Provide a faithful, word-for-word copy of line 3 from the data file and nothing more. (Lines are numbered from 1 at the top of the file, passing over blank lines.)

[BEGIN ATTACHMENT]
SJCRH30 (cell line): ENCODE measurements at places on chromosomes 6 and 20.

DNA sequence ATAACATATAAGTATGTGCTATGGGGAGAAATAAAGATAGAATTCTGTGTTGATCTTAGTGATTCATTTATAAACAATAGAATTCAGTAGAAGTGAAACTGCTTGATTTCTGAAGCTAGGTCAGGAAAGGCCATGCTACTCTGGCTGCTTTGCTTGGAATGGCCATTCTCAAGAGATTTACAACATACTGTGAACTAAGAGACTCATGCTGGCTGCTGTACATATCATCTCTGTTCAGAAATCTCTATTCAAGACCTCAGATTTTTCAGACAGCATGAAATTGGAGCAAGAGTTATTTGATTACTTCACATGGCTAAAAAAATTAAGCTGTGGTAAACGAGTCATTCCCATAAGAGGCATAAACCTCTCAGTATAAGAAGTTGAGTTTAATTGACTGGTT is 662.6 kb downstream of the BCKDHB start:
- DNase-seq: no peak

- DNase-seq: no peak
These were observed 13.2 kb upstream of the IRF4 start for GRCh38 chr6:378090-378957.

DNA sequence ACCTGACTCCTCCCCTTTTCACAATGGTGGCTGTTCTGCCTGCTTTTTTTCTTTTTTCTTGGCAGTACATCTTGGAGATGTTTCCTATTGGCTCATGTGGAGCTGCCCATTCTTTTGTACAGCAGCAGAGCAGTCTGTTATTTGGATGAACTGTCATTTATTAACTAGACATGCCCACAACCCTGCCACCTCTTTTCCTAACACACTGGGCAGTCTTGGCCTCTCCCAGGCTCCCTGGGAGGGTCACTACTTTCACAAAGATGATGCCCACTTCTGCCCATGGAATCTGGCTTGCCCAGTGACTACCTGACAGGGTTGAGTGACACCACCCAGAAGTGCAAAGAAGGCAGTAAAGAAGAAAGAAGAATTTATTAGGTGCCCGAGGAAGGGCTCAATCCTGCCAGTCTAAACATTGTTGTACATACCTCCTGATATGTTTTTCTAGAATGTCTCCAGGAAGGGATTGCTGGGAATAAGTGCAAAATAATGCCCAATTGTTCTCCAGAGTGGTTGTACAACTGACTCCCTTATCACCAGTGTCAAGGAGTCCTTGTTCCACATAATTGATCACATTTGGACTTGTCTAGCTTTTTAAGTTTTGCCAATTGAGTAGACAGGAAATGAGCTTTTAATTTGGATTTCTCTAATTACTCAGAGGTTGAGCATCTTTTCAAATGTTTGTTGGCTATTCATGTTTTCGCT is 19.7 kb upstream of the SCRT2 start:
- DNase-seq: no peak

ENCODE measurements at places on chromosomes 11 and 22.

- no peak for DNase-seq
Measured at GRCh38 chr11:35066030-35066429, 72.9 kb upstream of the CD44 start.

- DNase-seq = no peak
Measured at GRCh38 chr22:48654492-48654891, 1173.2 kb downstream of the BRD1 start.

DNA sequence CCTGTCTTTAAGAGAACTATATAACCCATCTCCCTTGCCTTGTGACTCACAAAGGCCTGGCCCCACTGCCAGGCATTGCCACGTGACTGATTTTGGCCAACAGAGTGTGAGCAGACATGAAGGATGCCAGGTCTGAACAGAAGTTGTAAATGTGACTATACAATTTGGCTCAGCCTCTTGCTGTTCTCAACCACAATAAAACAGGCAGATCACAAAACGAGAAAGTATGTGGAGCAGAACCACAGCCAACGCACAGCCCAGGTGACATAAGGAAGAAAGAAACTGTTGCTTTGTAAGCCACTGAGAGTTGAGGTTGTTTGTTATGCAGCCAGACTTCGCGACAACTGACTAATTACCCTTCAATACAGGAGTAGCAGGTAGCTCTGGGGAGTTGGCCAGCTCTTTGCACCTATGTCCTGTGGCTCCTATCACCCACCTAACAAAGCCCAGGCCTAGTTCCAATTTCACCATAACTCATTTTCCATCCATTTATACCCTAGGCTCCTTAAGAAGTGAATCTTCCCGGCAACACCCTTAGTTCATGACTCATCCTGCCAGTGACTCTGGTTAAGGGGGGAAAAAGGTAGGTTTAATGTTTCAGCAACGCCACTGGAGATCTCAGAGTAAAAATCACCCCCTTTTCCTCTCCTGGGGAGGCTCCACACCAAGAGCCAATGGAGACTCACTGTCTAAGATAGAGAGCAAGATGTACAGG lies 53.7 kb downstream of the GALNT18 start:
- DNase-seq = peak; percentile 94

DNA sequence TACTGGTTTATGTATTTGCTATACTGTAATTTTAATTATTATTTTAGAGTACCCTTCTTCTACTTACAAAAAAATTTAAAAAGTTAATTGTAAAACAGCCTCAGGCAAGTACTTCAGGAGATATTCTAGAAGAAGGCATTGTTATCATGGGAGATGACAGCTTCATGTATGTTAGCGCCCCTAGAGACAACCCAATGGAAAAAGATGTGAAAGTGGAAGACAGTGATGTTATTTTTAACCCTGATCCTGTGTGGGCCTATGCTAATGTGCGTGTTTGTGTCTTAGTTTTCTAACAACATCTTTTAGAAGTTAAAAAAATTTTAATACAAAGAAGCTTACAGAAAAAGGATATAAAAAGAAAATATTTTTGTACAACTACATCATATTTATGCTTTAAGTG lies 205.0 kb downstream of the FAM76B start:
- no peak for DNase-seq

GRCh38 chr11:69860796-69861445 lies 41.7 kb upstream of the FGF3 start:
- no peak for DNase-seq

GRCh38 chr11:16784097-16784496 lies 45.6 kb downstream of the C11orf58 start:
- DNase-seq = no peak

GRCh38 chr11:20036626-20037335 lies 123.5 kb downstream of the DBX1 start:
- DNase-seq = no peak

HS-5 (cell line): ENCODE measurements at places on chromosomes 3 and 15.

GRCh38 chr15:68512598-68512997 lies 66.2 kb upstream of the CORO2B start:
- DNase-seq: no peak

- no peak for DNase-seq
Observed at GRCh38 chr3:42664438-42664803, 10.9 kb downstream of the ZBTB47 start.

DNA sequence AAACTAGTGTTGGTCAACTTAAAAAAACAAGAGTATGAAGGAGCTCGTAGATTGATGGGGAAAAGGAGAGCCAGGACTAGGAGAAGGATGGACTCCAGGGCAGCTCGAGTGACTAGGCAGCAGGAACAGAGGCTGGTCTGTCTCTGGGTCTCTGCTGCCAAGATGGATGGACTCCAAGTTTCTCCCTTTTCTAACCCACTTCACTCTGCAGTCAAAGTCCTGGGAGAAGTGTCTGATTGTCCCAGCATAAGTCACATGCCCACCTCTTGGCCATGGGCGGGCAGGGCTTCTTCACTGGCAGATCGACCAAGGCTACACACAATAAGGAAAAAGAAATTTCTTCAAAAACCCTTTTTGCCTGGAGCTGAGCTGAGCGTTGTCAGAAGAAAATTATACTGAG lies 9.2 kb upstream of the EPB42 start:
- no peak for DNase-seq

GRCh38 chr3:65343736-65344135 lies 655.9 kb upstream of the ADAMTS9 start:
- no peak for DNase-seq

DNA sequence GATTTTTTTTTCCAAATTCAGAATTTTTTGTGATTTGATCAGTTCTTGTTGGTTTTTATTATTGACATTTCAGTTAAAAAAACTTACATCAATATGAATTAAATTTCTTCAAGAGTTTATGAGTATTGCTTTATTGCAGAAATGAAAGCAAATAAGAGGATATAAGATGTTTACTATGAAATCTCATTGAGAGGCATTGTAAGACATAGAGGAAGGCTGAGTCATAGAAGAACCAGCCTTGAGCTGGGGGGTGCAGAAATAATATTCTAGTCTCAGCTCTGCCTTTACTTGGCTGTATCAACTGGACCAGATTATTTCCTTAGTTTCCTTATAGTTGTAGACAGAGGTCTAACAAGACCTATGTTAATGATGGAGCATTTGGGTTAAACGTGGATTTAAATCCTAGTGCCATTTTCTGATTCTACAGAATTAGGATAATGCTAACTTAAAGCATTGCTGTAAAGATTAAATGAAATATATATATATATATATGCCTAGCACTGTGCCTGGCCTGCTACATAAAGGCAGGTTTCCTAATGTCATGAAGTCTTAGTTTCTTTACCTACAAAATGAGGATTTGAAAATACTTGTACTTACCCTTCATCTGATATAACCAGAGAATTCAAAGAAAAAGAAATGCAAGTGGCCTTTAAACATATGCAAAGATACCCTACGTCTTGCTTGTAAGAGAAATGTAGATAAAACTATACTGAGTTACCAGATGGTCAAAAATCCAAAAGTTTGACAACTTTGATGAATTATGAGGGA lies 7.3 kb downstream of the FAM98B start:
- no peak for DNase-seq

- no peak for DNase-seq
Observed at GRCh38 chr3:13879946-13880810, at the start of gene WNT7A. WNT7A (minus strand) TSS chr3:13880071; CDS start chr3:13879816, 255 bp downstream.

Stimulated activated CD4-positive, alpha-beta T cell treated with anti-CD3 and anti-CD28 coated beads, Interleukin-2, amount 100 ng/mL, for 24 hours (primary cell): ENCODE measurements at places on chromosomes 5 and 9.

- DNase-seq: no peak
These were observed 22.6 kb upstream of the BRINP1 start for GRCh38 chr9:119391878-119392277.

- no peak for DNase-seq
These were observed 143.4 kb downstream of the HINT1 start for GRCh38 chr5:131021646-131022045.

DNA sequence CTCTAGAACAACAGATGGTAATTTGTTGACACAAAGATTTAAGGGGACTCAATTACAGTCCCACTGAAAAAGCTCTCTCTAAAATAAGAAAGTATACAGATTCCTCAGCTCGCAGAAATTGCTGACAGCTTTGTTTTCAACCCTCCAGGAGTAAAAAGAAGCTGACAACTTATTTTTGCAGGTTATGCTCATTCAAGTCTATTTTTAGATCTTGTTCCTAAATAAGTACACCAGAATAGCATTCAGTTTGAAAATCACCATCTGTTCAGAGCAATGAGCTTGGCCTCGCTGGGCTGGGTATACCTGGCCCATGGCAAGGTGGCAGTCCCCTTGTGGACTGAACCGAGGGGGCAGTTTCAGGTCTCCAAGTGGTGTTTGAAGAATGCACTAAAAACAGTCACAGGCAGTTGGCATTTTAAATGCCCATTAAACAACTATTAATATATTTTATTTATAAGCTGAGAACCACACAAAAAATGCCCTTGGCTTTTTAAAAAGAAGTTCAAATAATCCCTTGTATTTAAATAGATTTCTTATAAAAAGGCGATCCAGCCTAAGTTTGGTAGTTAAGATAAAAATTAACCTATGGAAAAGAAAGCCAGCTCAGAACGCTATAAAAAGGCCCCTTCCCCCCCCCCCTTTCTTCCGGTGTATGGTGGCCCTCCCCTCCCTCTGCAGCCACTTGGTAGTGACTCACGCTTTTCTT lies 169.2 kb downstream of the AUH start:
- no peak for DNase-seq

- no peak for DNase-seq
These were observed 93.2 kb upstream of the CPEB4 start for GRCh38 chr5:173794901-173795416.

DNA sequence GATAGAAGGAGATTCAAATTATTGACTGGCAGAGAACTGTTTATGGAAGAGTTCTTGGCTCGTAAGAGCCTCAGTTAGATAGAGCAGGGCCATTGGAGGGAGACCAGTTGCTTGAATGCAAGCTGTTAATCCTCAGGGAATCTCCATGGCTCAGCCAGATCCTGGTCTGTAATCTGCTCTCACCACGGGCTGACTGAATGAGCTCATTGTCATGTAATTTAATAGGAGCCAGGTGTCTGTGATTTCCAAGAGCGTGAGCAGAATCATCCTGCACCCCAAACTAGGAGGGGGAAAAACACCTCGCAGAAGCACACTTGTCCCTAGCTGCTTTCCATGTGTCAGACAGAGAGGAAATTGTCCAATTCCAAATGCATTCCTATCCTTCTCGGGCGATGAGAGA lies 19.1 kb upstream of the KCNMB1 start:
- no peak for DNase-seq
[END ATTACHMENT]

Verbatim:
- DNase-seq: no peak